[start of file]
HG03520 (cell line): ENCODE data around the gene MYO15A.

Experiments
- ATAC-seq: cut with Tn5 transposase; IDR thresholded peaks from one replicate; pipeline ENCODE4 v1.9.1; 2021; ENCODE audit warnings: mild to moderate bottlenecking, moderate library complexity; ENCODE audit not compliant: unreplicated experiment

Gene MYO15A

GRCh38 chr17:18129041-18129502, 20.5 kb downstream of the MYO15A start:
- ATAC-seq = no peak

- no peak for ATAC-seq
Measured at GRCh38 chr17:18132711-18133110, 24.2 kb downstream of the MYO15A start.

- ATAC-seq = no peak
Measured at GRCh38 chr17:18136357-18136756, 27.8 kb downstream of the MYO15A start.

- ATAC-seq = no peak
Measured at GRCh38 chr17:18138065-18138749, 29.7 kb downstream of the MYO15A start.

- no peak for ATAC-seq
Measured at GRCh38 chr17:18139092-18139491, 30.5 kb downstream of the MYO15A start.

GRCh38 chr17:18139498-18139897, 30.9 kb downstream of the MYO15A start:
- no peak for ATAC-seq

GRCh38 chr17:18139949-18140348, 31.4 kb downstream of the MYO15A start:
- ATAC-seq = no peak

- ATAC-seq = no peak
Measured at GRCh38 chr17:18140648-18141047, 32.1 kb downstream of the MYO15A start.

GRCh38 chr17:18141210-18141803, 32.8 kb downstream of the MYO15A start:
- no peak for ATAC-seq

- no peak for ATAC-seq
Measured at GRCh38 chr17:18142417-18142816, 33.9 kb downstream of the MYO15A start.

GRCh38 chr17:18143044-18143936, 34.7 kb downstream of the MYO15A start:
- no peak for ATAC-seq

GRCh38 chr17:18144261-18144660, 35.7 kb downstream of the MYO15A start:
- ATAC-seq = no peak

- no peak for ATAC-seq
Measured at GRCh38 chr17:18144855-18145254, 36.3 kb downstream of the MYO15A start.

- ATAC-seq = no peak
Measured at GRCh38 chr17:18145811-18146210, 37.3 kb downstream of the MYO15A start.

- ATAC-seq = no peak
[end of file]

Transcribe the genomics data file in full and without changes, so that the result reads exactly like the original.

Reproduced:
HG03520 (cell line): ENCODE data around the gene MYO15A.

Experiments
- ATAC-seq: cut with Tn5 transposase; IDR thresholded peaks from one replicate; pipeline ENCODE4 v1.9.1; 2021; ENCODE audit warnings: mild to moderate bottlenecking, moderate library complexity; ENCODE audit not compliant: unreplicated experiment

Gene MYO15A

GRCh38 chr17:18129041-18129502, 20.5 kb downstream of the MYO15A start:
- ATAC-seq = no peak

- no peak for ATAC-seq
Measured at GRCh38 chr17:18132711-18133110, 24.2 kb downstream of the MYO15A start.

- ATAC-seq = no peak
Measured at GRCh38 chr17:18136357-18136756, 27.8 kb downstream of the MYO15A start.

- ATAC-seq = no peak
Measured at GRCh38 chr17:18138065-18138749, 29.7 kb downstream of the MYO15A start.

- no peak for ATAC-seq
Measured at GRCh38 chr17:18139092-18139491, 30.5 kb downstream of the MYO15A start.

GRCh38 chr17:18139498-18139897, 30.9 kb downstream of the MYO15A start:
- no peak for ATAC-seq

GRCh38 chr17:18139949-18140348, 31.4 kb downstream of the MYO15A start:
- ATAC-seq = no peak

- ATAC-seq = no peak
Measured at GRCh38 chr17:18140648-18141047, 32.1 kb downstream of the MYO15A start.

GRCh38 chr17:18141210-18141803, 32.8 kb downstream of the MYO15A start:
- no peak for ATAC-seq

- no peak for ATAC-seq
Measured at GRCh38 chr17:18142417-18142816, 33.9 kb downstream of the MYO15A start.

GRCh38 chr17:18143044-18143936, 34.7 kb downstream of the MYO15A start:
- no peak for ATAC-seq

GRCh38 chr17:18144261-18144660, 35.7 kb downstream of the MYO15A start:
- ATAC-seq = no peak

- no peak for ATAC-seq
Measured at GRCh38 chr17:18144855-18145254, 36.3 kb downstream of the MYO15A start.

- ATAC-seq = no peak
Measured at GRCh38 chr17:18145811-18146210, 37.3 kb downstream of the MYO15A start.

- ATAC-seq = no peak